Lead has been used by humans for more than 5,000 years. Throughout prehistory, it was mainly used in art because it is easily malleable; the oldest lead artwork, a figurine, was found in Egypt and dates back to 4,000 BC.
Later, the Romans began to use lead for industrial purposes. They took note of the metal’s resistance to rust and used it in pipes and to line baths. It was eventually also used in ammunition, solder, pesticides, sheathing for cable, and as an additive to paint.
Near the turn of the century, lead demand soared with the advent of the automobile; the metal was mainly used in lead-acid batteries – a market it continues to dominate today – and as an additive to fuel to prevent engine knocking. As a result, lead production rose sharply from 1900 to 1981, from 749,000 tonnes to 3.35 million tonnes, according to the US Geological Survey.
Lead has overcome environmental concerns
In the 1970s and 1980s, rising awareness of the risk of lead poisoning prompted governments to enact stricter environmental standards that severely limited lead’s use in paint, fuel, water infrastructure, and other applications.
Even so, lead production remained steady throughout the 1980s and 1990s, at around 3.3 million tonnes. It rose sharply to about 3.9 million tonnes in the first decade of the 21st century.
That’s partly because rising car sales pushed up demand for lead-acid batteries, which offset lead bans. Today, batteries account for about 80 percent of lead usage, and battery demand has jumped as industrialization has spread across the developing world, fuelling sales of products like lift trucks, communications infrastructure, and most importantly, cars.
Steady demand for replacement batteries also helps shield lead demand from economic volatility.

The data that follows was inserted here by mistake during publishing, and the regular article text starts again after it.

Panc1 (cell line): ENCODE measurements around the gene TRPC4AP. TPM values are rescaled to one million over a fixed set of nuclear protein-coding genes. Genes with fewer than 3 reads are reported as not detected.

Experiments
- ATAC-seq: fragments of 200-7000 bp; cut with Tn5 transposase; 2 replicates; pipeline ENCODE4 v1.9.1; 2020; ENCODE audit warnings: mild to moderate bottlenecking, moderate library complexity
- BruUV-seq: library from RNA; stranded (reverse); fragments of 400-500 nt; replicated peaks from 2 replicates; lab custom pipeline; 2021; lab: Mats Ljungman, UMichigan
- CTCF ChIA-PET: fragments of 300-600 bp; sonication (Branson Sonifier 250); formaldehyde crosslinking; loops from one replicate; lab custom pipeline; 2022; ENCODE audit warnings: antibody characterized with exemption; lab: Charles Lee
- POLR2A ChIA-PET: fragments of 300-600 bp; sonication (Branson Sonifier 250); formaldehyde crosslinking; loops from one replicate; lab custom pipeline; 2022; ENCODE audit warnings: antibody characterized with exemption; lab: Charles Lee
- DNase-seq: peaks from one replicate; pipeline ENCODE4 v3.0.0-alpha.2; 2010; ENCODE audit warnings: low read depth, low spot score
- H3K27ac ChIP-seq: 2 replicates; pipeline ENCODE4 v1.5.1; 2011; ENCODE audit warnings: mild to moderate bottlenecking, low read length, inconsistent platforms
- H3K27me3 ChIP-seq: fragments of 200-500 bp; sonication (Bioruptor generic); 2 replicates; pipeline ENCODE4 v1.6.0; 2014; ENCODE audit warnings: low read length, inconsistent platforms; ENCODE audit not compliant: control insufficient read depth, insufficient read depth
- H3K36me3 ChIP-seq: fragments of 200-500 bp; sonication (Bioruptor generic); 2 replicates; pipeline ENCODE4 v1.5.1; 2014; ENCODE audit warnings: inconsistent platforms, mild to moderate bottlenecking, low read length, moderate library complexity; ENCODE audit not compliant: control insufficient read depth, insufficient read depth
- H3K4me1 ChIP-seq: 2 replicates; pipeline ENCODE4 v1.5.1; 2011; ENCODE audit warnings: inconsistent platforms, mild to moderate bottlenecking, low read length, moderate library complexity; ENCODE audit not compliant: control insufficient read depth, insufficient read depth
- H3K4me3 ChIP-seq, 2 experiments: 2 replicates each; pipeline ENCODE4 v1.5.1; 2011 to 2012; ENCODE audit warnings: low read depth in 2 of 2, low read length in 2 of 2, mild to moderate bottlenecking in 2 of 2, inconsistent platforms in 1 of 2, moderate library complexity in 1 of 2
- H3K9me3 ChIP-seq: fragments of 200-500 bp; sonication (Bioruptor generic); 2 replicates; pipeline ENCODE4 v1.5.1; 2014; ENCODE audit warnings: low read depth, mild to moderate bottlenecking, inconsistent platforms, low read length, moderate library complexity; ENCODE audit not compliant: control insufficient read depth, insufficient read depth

“Forty-five percent of demand is recession-proof,” Stephen Briggs, an analyst at BNP Paribas SA in London, told Bloomberg in December. “Demand for replacement batteries will continue at more or less the same rate whether there is a recession or not.”
Now it’s fair to say that environmental regulations are more of a plus for the metal than a negative. One reason for that is the development of a highly successful battery recycling program that has sharply reduced emissions of lead into the environment. Today, roughly 95 percent of the world’s lead-acid batteries are recycled, according to the International Lead Association.
China’s appetite for cars continues to increase
One factor that should support higher long-term lead prices is rising car sales in China. Car sales got off to a slower-than-expected start in the country in 2012 but rose 4.5 percent in March, beating analysts’ expectations and allaying concerns that demand may be weakening.
Moreover, for the first four months of 2012, General Motors (NYSE:GM), the largest foreign carmaker in China, reported that its sales rose 9.4 percent to 972,369 vehicles from a year earlier. Toyota (NYSE:TM) reported a 14 percent gain to 293,000 vehicles.
China’s automobile market is now the biggest in the world, and according to a new report from IHS Automotive, is expected to reach annual sales of 30 million vehicles in 2020, up from 18.5 million in 2011.
How to invest in lead
Lead was first traded on the London Metal Exchange in 1903, but one of the easiest ways for investors to tap into rising demand for lead is to buy shares of companies that mine it.
Lead is usually found in ores with other metals, mainly zinc, silver, and copper. As a result, there are few mining companies that are completely focused on lead. However, there are a number of diversified mining stocks that provide exposure to the metal. Here are four:
Hecla Mining (NYSE:HL) has been operating the Lucky Friday silver, lead, and zinc mine since 1958. The project is located one mile east of Mullan, Idaho. Apart from the mine, the site also includes a mill that’s capable of processing 1,000 tons of ore per day.
Securities Disclosure: I, Chad Fraser, hold no positions in any of the companies mentioned in this article.